Qira black sheep and Hetian sheep are two local breeds in Hetian region, Xinjiang province, China. The former is characterized by year-around estrous behavior and high-fecundity with an average lambing rate of 215.5% [21], while the latter is a low-fecundity breed with an average lambing rate of 102.5% [22]. The difference in fecundity between Qira black sheep and Hetian sheep may be associated with the difference of ovulation rate [23]. Significant fecundity differences between Qira black sheep and Hetian sheep have provided appropriate animal models for the identification and utilization of sheep major prolificacy genes [20]. In the present study, we detected the differential expression profiling in ovaries of the mRNAs in two groups (Qira black sheep and Hetian sheep) using RNA-seq technology. This work advances our understanding of the molecular mechanism of sheep fecundity, and provides basic data for future studies.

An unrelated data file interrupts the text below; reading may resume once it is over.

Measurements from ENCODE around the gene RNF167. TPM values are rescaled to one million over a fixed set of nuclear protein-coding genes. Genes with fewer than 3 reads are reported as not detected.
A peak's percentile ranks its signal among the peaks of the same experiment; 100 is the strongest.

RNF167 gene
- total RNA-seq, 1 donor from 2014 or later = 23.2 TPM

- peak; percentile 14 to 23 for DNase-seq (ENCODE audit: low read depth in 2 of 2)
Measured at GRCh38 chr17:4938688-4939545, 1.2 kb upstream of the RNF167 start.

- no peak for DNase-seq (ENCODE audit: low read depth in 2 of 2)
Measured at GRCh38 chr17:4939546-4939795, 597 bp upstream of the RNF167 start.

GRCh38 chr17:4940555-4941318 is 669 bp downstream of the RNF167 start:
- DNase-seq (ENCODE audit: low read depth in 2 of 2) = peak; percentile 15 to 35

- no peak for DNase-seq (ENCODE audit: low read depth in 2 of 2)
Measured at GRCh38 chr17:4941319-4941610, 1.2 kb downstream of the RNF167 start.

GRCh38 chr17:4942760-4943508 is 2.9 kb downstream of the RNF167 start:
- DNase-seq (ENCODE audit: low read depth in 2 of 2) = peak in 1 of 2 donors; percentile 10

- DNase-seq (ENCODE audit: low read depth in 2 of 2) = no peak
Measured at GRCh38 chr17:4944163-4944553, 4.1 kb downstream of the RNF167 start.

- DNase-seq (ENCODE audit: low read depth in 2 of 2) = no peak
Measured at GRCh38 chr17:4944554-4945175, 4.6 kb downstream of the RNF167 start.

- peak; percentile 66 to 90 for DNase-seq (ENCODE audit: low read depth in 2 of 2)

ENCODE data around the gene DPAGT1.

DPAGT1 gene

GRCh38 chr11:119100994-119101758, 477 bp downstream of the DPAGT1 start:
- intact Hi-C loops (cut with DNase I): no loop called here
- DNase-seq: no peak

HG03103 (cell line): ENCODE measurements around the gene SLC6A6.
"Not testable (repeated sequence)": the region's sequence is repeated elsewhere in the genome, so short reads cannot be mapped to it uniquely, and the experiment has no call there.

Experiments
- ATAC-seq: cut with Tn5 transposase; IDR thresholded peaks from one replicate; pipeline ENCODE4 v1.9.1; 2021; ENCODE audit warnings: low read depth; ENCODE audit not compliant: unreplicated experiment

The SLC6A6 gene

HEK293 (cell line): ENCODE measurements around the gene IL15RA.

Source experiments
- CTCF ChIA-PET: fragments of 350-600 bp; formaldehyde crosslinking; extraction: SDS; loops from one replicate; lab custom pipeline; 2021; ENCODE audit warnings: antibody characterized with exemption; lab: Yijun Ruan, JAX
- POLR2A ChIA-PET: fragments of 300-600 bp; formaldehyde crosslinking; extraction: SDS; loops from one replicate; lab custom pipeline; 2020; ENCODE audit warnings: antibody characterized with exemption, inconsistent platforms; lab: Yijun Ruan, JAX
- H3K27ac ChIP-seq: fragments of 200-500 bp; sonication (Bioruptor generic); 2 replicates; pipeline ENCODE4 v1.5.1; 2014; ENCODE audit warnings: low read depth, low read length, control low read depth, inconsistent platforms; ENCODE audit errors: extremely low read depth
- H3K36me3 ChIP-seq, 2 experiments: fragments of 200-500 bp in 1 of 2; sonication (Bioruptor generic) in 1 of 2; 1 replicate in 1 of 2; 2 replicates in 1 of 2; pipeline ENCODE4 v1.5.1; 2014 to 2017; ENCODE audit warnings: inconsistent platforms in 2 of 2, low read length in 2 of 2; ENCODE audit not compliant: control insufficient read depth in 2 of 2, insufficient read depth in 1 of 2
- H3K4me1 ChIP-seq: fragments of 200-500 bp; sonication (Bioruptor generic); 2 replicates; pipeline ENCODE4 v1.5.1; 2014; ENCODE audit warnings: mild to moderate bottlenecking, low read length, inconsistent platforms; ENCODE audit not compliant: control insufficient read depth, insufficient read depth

Materials and Methods

Ethics statement

The sheep experiments were performed in accordance with the “Guidelines for Experimental Animals” of the Ministry of Science and Technology (Beijing, China) and the “Regulations for the Experimental Animal Use Management” of Shihezi University. All ewes were housed in one group under the normal condition of natural lighting and free access to feed. All ewes were slaughtered humanely by anesthesia (Xylidinothiazoline, 1 mg/Kg; Feilong animal pharmaceutical factory, China), and performed by the professional workers at Qira Cattle and Sheep Abattoir.

Animal and ovary collection